Creative minds often do their best work when the space around them empowers dreams. Oregon landscape artist Michael Gibbons and his wife Judy carried this premise one step further when they created an environment which not only sustains them creatively, but also enriches the community in which they live.
Gallery Michael Gibbons is located in Toledo, Oregon—an historic hamlet established in 1866. As the local timber industry unraveled, the Gibbons’ experimented with a new paradigm—and ended up reshaping the center of their town into an artist-driven and supported destination. Their gallery and museum now attracts visitors from around the globe.
“Cultural tourism works really well for the fine arts,” says Michael. Gibbons’ statement has merit—his own curriculum vitae is peppered with exhibitions at the Portland Art Museum and prestigious galleries. “It now seems as though more people are moving to town specifically because of the fine art environment.”
A prolific painter, Michael has generated a large body of work over his lifetime. He and Judy deliberated on how best to preserve his collection for future generations. Their conversations bore fruit when they created the Yaquina River Museum of Art. Michael and Judy live and work in the “house museum” with the intention that one day, the Toledo community will inherit its contents. Paintings and sculptures by other accomplished artists are included in the collection. The house is now part of living history, for as long as the couple resides there.
“We kept asking each other ‘what are we going to do with all this work’” says Judy. “We got everything together, know where it all is, and can now leave a real legacy to the community. In fact, that’s how we were able to get one of OTE’s museum signs.”
A studio with a French connection
For many artists, access to an open and airy space is fundamental to serious work. When an artist prepares a “construction zone” within their studio, it’s often an interlude to a fugue state. Skewed hours and non-definitive work schedules enable artists to enter the zone without worrying about interruptions.
Michael and Judy were touring and painting in France, when Michael realized there were few accommodations for artists to be in-studio away from home.
“It occurred to me that I could find a great place to live temporarily, but where was I going to paint?” Michael says. “We ended up at a hotel with a small building behind it that had been made into a visiting artist’s studio. And that’s when I thought about our own little building back home in Toledo. As my late friend, Senator Mark Hatfield once told me, ‘What are you going to do with all of this? You’ve got the place, now just do it!’”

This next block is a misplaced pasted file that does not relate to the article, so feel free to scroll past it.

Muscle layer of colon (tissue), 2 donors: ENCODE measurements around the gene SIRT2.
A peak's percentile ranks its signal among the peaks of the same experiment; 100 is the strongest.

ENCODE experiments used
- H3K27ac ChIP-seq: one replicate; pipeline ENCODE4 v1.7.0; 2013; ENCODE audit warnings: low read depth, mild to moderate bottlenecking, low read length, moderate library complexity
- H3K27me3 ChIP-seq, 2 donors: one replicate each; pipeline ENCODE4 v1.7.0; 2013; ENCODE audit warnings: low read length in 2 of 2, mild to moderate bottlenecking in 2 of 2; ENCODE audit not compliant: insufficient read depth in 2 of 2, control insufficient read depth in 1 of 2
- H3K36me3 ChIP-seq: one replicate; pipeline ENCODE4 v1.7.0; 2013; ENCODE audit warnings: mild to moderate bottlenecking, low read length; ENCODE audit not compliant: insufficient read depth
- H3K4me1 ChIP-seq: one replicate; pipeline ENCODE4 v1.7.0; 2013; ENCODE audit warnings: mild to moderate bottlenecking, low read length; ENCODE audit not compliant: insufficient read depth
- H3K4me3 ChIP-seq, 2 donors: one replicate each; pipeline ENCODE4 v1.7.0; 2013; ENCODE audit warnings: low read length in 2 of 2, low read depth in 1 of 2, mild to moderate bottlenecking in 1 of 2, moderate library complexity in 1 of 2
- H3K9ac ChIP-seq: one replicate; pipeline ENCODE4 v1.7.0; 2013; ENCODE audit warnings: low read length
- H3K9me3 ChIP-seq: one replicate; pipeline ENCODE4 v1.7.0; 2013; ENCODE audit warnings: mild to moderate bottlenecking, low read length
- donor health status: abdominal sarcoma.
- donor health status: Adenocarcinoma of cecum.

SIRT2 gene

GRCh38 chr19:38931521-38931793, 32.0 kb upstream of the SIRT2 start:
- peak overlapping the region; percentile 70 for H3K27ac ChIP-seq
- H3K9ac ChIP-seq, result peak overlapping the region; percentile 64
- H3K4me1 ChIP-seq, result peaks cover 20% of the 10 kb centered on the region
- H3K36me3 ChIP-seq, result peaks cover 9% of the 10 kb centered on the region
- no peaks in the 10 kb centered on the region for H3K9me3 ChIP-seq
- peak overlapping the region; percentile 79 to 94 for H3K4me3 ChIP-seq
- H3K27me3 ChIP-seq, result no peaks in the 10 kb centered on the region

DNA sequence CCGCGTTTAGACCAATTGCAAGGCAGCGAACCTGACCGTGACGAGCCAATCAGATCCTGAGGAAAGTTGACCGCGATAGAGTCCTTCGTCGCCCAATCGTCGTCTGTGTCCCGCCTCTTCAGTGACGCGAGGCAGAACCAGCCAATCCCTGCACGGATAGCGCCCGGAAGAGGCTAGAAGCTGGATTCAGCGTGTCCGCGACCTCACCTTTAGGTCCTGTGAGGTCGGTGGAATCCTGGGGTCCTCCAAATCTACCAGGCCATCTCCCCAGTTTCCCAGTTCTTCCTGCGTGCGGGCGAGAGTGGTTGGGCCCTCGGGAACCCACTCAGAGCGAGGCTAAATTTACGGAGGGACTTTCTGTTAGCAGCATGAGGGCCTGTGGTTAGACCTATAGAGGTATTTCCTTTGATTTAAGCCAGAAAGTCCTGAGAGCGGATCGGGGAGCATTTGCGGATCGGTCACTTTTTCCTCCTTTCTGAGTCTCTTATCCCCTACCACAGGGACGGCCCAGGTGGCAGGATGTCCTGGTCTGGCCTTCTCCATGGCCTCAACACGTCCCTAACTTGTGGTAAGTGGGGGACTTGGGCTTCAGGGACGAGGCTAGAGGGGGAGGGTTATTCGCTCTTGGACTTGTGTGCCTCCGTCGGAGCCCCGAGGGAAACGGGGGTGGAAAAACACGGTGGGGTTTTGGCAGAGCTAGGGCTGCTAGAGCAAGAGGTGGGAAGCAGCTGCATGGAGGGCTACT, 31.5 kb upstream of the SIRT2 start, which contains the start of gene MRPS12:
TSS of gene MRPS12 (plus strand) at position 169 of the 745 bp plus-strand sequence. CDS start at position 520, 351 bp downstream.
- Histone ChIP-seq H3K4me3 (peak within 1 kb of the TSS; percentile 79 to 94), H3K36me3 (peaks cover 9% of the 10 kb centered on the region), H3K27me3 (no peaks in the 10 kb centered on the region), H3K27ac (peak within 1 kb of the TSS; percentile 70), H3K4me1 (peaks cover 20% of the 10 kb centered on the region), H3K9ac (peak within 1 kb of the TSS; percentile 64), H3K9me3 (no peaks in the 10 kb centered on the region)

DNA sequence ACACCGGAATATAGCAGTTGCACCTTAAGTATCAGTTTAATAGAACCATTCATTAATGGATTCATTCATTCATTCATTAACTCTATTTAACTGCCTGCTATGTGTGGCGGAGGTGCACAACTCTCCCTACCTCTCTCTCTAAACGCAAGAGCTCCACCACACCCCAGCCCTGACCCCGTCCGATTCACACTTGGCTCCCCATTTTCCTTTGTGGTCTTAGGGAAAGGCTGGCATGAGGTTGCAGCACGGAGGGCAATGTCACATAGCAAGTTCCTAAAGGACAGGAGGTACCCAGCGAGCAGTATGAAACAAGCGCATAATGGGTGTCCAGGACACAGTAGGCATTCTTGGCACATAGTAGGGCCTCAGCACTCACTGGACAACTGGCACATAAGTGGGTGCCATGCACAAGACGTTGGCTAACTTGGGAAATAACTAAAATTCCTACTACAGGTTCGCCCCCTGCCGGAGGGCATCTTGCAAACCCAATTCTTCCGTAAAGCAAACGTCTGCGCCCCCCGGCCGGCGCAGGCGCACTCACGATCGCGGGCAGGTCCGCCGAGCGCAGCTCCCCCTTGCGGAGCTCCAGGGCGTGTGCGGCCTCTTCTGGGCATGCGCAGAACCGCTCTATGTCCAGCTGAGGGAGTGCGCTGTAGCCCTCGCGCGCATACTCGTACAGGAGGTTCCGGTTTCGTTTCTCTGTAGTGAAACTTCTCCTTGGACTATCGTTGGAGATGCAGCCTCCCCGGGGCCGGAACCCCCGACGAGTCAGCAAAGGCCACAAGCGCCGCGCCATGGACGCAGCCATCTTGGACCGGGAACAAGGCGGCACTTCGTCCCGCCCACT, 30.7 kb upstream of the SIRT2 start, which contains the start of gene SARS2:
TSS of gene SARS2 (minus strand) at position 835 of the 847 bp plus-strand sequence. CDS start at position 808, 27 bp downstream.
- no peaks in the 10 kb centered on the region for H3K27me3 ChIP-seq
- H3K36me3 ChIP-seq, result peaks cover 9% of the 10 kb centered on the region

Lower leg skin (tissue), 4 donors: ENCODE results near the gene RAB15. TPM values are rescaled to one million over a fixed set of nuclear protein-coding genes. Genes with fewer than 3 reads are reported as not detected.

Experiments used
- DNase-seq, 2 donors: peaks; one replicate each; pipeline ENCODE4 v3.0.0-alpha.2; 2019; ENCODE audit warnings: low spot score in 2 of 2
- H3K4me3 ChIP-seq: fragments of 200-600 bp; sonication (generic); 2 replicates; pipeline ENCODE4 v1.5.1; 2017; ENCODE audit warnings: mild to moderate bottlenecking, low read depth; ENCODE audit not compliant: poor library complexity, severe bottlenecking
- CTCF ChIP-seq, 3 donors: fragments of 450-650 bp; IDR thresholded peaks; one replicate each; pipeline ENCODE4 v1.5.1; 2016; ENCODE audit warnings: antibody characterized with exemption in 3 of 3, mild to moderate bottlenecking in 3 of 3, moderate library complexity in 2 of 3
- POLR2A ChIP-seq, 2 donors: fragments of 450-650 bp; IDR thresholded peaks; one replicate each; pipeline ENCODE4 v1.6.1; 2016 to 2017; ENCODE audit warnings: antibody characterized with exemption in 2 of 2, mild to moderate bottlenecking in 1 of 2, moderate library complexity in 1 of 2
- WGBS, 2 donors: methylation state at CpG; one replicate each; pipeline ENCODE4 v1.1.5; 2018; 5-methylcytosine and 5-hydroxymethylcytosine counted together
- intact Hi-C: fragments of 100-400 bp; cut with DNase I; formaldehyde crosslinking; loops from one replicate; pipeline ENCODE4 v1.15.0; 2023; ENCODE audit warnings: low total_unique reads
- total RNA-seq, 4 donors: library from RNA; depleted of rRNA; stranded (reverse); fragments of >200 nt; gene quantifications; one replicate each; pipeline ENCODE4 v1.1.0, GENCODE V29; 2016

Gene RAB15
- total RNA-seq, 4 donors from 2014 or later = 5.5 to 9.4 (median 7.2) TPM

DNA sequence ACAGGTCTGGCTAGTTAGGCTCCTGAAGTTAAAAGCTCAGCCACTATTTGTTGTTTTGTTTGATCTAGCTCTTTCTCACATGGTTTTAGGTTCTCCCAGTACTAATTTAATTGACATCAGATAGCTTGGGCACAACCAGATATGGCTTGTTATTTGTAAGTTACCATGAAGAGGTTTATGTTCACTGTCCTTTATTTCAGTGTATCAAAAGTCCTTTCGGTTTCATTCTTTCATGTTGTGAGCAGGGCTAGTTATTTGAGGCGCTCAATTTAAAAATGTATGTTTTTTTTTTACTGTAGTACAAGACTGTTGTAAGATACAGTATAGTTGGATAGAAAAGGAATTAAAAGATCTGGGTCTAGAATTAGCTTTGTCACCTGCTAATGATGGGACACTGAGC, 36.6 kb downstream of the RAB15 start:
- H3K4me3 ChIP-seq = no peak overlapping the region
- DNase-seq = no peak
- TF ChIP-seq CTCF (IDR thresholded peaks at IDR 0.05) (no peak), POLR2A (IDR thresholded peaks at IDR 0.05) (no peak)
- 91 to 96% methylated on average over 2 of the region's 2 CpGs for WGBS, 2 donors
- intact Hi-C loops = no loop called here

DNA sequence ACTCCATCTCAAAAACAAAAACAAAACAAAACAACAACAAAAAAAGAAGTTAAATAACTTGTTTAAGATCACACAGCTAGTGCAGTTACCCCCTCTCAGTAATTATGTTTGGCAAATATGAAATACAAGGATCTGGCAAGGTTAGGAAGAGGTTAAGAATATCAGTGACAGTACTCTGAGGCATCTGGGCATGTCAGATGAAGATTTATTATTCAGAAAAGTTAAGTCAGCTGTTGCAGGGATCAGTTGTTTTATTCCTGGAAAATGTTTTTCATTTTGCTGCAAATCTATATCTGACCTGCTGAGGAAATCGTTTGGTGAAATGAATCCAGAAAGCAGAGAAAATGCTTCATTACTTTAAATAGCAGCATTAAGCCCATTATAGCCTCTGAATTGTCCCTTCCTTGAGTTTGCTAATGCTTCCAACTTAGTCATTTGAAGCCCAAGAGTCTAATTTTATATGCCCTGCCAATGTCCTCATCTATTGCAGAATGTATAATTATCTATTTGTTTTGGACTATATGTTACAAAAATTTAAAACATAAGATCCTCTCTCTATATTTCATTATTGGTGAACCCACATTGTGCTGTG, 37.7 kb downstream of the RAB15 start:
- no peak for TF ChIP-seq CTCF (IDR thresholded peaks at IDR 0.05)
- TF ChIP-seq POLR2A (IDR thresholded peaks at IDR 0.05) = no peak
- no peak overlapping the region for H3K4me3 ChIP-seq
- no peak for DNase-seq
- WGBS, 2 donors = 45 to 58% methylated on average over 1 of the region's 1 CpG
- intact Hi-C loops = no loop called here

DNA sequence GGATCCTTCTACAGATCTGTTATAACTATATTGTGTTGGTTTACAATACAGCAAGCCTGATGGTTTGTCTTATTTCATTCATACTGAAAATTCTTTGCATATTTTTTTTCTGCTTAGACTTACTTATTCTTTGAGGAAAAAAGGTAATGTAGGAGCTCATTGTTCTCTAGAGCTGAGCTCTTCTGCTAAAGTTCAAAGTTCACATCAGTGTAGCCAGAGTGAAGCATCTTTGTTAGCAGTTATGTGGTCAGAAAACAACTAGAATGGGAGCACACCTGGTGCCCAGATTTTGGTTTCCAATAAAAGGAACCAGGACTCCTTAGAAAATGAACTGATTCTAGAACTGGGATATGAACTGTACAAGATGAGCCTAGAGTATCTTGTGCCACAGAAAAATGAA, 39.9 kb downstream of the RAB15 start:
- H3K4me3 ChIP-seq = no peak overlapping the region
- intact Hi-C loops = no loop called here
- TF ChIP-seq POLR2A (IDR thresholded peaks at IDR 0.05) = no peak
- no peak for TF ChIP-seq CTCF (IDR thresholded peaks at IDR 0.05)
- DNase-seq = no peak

The Gibbons’ back-yard building was originally used as a justice of the peace office in the 1920s, but with the help of Michael and Judy, converted into a short-term living and working space for artists, writers and composers. The Justice of the Peace studio is now available for reasonable weekly rates and includes cozy sleeping quarters and kitchen facilities on the bottom floor.
“We also started a program where we invite well-known artists to stay in the studio for a month for free,” says Michael. “But there is a cost—they have to leave behind a piece of work that was created during their stay and donate it to the museum collection. It’s great to have something like this where we can draw in high caliber artists from around the world and at the same time, build a community collection. There’s really no way to put a value on what these visiting artists can give back to the community.”
Highway signs point the way to a town powered by imagination
Judy Gibbons tells OTE that the gallery’s Tourist Oriented Directional (TODs) signs have drawn significant traffic from Highway 20 and into the Toledo community. “We’ve been here for 25 years, and actually tried a billboard for awhile. The billboard was kind of hidden behind some large trees. Plus, it was really expensive.
“We decided to try out the TODs in 1998. What’s great about them is they’re right at eye level, so people can see them easily. They’ve made a big difference for us. We would ask people ‘Did you like our billboard?’ and they hadn’t even noticed it. However, they always would always say it was our blue and white TODs which encouraged them to stop.”
The Gibbons’ gallery eventually opted for TODs instead of billboards and added a museum sign after the Yaquina Bay Museum of Art was established.
For Judy and Michael, their livelihood and their endowment depend on travelers finding their way into historic Toledo. They both agree that highway signs have been an important piece of their business and mission’s success.
If you would like to make Gallery Michael Gibbons a destination on your next visit to the Oregon coast, you can read more about Michael’s paintings, the studio’s hosted events, and the little town where art reigns supreme at www.michaelgibbons.net.
Interested in your own TOD or Oregon highway business sign? Contact Harry Falisec via email or phone 1-800-574-9397.
Already an OTE sign customer? Want to be featured in OTE’s Customer Spotlight and on our website? It’s free as part of your customer care package. Contact Madeline MacGregor via email or call 503-373-0090.
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